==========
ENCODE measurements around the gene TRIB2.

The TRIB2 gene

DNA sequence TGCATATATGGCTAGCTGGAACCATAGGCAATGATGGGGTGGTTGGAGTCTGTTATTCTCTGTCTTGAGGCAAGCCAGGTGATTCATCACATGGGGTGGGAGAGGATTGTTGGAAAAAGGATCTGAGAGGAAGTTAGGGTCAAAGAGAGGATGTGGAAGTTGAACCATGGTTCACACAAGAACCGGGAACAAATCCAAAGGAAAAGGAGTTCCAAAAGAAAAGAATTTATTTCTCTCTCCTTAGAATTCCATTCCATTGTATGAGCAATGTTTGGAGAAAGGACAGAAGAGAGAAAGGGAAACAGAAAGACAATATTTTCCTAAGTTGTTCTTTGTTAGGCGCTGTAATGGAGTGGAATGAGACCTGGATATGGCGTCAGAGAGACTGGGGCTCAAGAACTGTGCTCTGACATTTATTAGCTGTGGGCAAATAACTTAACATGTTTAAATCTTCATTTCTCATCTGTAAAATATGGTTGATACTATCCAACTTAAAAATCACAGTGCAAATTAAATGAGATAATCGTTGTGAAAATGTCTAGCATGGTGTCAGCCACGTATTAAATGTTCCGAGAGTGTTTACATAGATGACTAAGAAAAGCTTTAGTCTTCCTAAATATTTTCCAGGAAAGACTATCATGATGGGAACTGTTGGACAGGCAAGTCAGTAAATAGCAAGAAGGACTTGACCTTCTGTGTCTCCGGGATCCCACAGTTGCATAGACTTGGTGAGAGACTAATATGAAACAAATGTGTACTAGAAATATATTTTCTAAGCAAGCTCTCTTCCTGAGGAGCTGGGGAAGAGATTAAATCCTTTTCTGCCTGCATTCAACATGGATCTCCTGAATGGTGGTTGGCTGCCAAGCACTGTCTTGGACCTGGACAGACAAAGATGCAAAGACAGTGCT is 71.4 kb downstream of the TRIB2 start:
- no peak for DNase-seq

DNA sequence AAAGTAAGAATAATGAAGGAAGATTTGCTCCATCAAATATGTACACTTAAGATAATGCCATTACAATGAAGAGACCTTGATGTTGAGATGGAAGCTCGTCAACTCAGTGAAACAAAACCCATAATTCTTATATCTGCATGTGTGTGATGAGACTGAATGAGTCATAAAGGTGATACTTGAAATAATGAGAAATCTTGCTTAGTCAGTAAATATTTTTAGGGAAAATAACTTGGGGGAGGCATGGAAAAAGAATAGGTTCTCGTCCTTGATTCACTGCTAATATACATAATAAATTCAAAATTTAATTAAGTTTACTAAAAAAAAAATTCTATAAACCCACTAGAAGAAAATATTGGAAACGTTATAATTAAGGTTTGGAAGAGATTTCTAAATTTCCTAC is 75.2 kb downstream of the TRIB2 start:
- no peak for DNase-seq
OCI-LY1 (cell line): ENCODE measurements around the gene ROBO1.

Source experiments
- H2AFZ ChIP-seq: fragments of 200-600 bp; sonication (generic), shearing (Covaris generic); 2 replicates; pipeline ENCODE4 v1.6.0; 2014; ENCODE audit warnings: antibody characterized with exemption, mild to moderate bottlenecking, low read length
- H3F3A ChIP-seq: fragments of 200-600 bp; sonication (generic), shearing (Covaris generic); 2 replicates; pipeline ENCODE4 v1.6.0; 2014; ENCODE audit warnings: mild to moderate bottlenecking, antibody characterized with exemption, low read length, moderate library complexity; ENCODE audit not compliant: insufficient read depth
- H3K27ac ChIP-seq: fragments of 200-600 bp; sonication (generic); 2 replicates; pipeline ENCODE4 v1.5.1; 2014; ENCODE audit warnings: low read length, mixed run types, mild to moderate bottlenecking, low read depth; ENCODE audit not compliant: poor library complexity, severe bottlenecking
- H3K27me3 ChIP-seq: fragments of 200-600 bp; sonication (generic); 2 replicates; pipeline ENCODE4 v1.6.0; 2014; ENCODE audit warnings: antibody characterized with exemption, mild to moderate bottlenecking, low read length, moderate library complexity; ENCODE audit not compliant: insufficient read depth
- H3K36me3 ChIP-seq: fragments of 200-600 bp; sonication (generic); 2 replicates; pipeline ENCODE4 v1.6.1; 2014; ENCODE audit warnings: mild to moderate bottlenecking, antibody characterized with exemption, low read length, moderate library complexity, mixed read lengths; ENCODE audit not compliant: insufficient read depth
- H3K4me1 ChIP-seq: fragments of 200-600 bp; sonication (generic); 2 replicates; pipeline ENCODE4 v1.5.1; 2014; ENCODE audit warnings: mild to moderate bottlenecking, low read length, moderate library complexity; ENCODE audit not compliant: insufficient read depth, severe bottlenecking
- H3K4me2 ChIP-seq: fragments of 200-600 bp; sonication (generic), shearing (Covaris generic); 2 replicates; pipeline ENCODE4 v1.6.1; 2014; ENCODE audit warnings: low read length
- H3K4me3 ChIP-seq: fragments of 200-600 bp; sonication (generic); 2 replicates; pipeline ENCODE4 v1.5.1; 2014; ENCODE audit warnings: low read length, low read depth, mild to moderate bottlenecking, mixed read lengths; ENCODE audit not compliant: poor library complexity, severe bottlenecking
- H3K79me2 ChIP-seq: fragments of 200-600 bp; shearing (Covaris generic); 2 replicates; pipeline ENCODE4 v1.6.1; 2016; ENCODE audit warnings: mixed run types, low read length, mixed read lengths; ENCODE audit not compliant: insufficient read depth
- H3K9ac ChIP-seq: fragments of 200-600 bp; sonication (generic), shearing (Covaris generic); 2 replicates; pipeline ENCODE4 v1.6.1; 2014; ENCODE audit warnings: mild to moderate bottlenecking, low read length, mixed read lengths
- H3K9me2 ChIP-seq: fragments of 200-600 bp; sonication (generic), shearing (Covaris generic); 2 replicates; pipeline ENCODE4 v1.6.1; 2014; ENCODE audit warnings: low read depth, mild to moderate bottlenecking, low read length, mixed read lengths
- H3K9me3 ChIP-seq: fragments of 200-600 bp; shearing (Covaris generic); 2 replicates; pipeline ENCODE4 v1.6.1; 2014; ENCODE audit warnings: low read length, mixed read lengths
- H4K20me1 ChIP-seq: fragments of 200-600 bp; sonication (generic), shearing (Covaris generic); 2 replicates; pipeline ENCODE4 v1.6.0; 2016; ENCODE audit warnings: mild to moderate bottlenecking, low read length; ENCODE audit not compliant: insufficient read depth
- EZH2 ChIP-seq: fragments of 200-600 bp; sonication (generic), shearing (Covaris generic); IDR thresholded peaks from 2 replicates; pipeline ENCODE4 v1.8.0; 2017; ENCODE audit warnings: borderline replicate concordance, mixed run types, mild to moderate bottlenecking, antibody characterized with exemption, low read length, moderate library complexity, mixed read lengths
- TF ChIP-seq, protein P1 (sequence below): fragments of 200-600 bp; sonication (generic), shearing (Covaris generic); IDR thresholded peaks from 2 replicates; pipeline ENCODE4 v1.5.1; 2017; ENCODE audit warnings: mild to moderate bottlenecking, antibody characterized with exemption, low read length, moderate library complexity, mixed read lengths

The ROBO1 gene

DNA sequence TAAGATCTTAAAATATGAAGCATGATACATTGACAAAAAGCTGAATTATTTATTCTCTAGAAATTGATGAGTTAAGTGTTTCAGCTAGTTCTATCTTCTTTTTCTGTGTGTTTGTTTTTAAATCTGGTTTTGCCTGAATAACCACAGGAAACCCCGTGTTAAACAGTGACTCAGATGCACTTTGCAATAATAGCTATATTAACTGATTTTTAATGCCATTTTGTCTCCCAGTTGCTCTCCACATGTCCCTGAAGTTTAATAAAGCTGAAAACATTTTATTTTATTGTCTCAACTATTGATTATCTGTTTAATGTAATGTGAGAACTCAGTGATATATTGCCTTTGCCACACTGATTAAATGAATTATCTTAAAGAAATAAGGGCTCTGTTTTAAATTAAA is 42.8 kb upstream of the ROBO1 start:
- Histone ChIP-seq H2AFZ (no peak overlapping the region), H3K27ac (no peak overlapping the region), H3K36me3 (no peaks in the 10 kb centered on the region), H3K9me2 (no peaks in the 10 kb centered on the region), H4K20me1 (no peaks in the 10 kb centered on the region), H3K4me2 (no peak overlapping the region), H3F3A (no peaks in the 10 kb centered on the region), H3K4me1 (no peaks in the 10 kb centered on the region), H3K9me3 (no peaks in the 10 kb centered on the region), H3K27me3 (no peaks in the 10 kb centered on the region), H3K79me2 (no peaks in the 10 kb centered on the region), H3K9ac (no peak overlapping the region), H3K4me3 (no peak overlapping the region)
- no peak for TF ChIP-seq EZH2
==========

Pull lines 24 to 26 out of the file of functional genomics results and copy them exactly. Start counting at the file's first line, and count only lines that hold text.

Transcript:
The ROBO1 gene

DNA sequence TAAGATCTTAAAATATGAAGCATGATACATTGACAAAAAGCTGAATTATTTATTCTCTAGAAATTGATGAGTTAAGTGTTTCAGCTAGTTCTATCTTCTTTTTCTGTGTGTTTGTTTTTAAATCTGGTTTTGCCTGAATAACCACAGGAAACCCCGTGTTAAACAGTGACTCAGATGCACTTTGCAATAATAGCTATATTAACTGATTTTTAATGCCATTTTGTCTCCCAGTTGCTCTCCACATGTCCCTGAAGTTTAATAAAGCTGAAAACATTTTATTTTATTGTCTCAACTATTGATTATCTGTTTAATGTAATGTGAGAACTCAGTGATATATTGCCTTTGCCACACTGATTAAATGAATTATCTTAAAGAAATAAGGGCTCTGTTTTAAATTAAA is 42.8 kb upstream of the ROBO1 start:
- Histone ChIP-seq H2AFZ (no peak overlapping the region), H3K27ac (no peak overlapping the region), H3K36me3 (no peaks in the 10 kb centered on the region), H3K9me2 (no peaks in the 10 kb centered on the region), H4K20me1 (no peaks in the 10 kb centered on the region), H3K4me2 (no peak overlapping the region), H3F3A (no peaks in the 10 kb centered on the region), H3K4me1 (no peaks in the 10 kb centered on the region), H3K9me3 (no peaks in the 10 kb centered on the region), H3K27me3 (no peaks in the 10 kb centered on the region), H3K79me2 (no peaks in the 10 kb centered on the region), H3K9ac (no peak overlapping the region), H3K4me3 (no peak overlapping the region)